Illicit Activity — The president has called for coordinated action across all relevant U.S. government agencies in mitigating illicit finance and national security risks. He is also urging collaboration with international regulators on the issue as well. As I have written in the past, bitcoin and crypto are used far less than cash for illicit activity in both a total and percent basis. Because all transactions are immutably recorded and viewable, it’s a lot harder to get away with a crime using bitcoin than using the legacy financial infrastructure.
US Leadership — Biden’s announcement specifically put a focus on giving the U.S. a competitive edge over other countries when it comes to crypto development. This is an incredibly positive tone coming from the White House. Biden has tasked the Department of Commerce with “establishing a framework to drive U.S. competitiveness and leadership in and leveraging of digital asset technologies.” A large part of the focus will undoubtedly be about attracting and keeping top crypto companies in the US.
Financial Inclusion — The order asks the Secretary of the Treasury to ensure that there is safe access to cryptoassets, especially for communities that have long had insufficient access to financial services. Biden specifically called out the need for safe, affordable, and accessible financial services, especially for those communities.
Responsible Innovation — The last, and likely most controversial category in Biden’s executive order calls for the U.S. Government to “take concrete steps to study and support technological advances in the responsible development, design, and implementation of digital asset systems.” We know for sure this encompasses at least two main objectives, climate change and CBDCs.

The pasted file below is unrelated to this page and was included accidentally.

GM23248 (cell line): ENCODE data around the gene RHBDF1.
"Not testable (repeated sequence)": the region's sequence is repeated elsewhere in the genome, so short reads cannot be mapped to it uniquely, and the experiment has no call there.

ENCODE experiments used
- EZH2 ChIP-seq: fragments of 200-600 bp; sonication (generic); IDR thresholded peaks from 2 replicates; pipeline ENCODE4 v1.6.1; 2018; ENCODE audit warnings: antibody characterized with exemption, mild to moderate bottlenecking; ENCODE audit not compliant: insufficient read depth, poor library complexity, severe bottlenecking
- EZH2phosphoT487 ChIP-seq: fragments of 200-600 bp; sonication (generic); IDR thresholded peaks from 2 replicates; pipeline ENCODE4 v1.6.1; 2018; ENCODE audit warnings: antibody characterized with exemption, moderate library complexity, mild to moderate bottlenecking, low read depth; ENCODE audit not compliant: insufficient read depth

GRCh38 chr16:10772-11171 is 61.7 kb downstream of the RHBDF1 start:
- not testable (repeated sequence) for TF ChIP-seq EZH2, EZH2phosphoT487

Climate change was a major talking point during Biden’s campaign and given the misleading narrative about crypto mining’s impact on the environment in the mainstream press, it’s no surprise this is a point of emphasis in his executive order. As I have written in the past, crypto’s environmental impact is not only much smaller than the traditional financial system and many other energy uses (including clothes dryers), but is a potential driver of clean and renewable energy. In theory, this is an area in which the Biden administration should embrace crypto.
The second clear objective is to assess the technological infrastructure and capacity needs for a U.S. central bank digital currency (CBDC). Though Biden stopped short of declaring that the U.S. will launch its own CBDC, he’s calling for increased “urgency” on research and development of it. In other words, expect the timeline for a dollar based CBDC to be accelerated.